The goal of this study was to quantify sublethal behavioral effects associated with orchard-applied pyrethroid exposure in laboratory and semi-field situations. Quantification of sublethal effects may lead to more informed management decisions by growers and beekeepers. Development of video-tracking protocols may provide regulatory agencies with a risk assessment tool for measuring sublethal pesticide effects on pollinators.
    Following sublethal topical treatment of esfenvalerate, lambda-cyhalothrin, or permethrin, honey bee locomotion, time spent in a food zone and social interaction were quantified using video-tracking software, Ethovision XT® and methods from Teeters et al. (2012, Environ. Toxicol. Chem. 31:1349-1354). Separate analyses were performed on experimental colonies (A and B) and responses differed between colonies. Moderate (12.98 ng/bee) and high (25.96 ng/bee) sublethal doses of esfenvalerate significantly decreased total distance moved in colony A (moderate: p<0.0001; high: p<0.0001) and colony B (moderate: p=0.0195; high: p=0.0041). Social interaction time in colony A was significantly decreased at the highest dose of esfenvalerate (p<.0001). The highest dose of permethrin (52.29 ng/bee) significantly decreased both total distance moved and social interaction time in colony A (p<.0001; p<.0001). These results suggest that video-tracking can detect sublethal effects of esfenvalerate and permethrin on locomotion and social interaction at these doses.
    Repellencies of technical-grade esfenvalerate, lambda-cyhalothrin, and permethrin were measured at artificial feeders using methods adapted from Rieth (1986, Doctoral dissertation, University of Arizona). Control or treated filter paper was attached to polystyrene floats and placed in artificial feeders stocked with 20% sucrose solution and 30 ppm peppermint oil as an attractant. Contact pesticide exposure was simulated as foraging honey bees landed on the floats and the edge of the feeder in order to consume the sucrose syrup. Digital photos of the floats were taken every 10 minutes for 1.5 hours at each feeder. Using ImageJ software, digital images were examined to manually determine forager counts. Mean comparisons of forager counts over 10 time points were analyzed to assess repellency. Significantly fewer foragers were observed on permethrin-treated floats compared to control-treated floats at time points 3-10 (time point 3: p=0.0019; time point 4: p=0.0037; time point 5: p=0.0050; time point 6: p=0.0009; time point 7: p=0.0029; time point 8: p=0.0031; time point 9: p=0.0468; time point 10: p=0.0476)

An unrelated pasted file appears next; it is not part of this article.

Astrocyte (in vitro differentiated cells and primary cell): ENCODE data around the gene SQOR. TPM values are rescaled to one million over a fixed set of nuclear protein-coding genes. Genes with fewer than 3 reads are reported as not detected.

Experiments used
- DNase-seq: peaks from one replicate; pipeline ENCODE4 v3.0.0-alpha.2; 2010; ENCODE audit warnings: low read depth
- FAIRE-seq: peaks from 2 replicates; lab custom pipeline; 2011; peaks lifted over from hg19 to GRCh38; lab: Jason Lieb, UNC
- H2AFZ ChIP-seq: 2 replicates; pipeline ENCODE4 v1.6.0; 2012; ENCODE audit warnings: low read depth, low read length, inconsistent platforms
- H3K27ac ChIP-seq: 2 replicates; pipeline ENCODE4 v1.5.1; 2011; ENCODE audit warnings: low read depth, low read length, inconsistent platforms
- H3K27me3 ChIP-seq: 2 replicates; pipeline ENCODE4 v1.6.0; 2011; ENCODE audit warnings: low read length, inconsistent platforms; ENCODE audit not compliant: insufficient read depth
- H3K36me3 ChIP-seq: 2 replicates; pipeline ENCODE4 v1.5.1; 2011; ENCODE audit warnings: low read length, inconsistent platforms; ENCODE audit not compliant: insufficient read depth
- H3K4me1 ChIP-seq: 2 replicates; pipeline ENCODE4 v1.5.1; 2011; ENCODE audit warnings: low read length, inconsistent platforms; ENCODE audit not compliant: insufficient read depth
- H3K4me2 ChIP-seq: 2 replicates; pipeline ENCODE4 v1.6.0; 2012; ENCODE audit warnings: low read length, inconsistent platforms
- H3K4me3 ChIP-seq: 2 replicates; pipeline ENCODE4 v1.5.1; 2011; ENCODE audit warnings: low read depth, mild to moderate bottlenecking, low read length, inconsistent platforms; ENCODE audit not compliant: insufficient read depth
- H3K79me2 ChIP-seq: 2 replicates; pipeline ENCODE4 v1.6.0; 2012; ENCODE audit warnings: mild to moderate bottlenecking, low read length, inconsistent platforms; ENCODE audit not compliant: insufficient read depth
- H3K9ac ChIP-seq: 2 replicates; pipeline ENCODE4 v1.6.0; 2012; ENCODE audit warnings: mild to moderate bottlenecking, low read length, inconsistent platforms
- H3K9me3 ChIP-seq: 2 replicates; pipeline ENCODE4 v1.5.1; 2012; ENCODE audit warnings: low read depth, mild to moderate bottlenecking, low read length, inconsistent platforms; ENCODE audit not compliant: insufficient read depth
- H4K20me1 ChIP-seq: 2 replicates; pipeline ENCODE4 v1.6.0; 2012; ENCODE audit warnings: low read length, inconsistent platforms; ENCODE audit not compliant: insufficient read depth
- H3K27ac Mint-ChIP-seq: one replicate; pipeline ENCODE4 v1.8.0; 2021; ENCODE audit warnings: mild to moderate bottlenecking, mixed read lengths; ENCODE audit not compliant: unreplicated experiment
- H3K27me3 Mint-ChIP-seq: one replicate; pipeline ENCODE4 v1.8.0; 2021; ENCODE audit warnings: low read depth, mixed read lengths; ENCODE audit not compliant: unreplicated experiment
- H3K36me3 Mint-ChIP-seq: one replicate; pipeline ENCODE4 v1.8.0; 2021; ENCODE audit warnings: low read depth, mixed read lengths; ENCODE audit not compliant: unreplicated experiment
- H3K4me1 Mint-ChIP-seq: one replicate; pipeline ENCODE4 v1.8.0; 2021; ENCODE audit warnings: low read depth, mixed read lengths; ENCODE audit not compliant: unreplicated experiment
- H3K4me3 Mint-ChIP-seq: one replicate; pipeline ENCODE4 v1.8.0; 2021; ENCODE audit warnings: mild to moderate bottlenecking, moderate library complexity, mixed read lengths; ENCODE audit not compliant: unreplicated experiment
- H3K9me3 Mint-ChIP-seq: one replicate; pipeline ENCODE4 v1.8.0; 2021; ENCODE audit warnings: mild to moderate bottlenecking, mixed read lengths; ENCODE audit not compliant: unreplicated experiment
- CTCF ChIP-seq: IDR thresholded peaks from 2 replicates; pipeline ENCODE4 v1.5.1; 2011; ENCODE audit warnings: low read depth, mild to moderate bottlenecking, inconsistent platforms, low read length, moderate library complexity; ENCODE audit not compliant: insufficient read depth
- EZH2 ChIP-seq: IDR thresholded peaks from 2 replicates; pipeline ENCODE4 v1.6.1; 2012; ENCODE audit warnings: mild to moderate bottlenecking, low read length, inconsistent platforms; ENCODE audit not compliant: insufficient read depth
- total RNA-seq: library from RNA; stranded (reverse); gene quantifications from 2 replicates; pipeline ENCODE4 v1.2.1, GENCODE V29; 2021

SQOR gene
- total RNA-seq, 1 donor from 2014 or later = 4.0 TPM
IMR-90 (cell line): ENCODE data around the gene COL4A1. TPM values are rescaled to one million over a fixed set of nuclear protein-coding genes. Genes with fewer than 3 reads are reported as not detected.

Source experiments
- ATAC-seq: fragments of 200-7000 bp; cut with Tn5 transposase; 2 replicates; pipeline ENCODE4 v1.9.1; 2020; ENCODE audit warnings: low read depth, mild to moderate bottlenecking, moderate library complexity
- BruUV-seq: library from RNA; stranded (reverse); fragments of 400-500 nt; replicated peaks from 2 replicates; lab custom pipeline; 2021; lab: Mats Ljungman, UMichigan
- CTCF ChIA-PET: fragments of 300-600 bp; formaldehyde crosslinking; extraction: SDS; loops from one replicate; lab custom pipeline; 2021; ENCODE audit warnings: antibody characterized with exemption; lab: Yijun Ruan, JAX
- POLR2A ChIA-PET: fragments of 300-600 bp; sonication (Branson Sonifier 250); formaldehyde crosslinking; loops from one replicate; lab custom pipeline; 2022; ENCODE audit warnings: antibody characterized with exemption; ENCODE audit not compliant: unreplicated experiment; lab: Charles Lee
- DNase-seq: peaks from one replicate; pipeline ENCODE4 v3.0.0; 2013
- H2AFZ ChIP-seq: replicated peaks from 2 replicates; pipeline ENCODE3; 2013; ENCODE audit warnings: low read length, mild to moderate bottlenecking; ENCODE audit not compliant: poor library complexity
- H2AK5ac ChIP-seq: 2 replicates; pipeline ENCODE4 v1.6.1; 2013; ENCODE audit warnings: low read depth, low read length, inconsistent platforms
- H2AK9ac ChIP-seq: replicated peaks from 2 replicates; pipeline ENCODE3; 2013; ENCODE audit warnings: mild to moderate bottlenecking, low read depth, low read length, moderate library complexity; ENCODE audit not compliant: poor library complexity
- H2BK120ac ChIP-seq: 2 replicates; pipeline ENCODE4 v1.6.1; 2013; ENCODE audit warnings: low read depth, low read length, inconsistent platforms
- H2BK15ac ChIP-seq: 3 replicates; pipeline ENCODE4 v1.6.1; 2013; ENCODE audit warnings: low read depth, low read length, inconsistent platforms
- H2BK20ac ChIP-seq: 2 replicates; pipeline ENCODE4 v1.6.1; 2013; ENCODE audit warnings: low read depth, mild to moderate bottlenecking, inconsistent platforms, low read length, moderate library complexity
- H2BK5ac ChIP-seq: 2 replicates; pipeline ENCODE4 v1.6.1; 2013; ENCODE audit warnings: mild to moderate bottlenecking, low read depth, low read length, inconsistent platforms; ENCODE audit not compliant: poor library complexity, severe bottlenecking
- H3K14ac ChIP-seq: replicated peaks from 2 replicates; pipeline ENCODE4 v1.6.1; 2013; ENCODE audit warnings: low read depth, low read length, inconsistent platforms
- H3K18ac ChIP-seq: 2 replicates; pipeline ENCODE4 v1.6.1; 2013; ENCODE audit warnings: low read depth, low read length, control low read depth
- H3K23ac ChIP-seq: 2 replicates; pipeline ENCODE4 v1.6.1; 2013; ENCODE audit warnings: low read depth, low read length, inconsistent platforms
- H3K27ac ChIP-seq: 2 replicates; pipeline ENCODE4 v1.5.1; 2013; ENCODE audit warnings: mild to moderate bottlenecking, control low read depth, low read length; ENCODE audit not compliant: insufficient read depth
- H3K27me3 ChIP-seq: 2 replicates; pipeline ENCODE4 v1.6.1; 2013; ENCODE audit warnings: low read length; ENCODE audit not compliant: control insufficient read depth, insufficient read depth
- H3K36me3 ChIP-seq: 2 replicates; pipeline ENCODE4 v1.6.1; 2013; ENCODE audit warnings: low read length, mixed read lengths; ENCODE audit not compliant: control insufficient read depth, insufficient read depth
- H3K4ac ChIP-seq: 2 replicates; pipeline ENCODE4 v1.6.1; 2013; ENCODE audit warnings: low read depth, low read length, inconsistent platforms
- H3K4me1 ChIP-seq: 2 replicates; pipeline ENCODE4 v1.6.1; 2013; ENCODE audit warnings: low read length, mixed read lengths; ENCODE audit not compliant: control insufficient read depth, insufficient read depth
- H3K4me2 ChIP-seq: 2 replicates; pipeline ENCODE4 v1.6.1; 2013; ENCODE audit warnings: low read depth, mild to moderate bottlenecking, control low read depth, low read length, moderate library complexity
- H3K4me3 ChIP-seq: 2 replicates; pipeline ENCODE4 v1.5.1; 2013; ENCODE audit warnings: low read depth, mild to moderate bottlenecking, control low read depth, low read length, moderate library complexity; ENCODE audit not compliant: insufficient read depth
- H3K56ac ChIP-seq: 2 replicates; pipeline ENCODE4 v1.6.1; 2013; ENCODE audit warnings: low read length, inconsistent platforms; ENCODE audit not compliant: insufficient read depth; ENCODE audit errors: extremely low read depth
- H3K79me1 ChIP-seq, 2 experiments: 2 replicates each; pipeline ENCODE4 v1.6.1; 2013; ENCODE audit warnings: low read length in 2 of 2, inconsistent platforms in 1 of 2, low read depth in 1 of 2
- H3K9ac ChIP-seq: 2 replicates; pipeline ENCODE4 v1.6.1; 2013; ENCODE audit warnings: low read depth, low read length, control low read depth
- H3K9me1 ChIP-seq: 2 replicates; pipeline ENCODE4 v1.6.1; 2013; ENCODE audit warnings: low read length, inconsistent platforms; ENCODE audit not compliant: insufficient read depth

14. Traver, B.E., N.G. Johnson, T.D. Anderson & R.D. Fell - EFFECTS OF PESTICIDE TREATMENTS ON PATHOGENS AND IMMUNITY IN HONEY BEE COLONIES - Virginia Tech University, Department of Entomology, Blacksburg, VA, 24061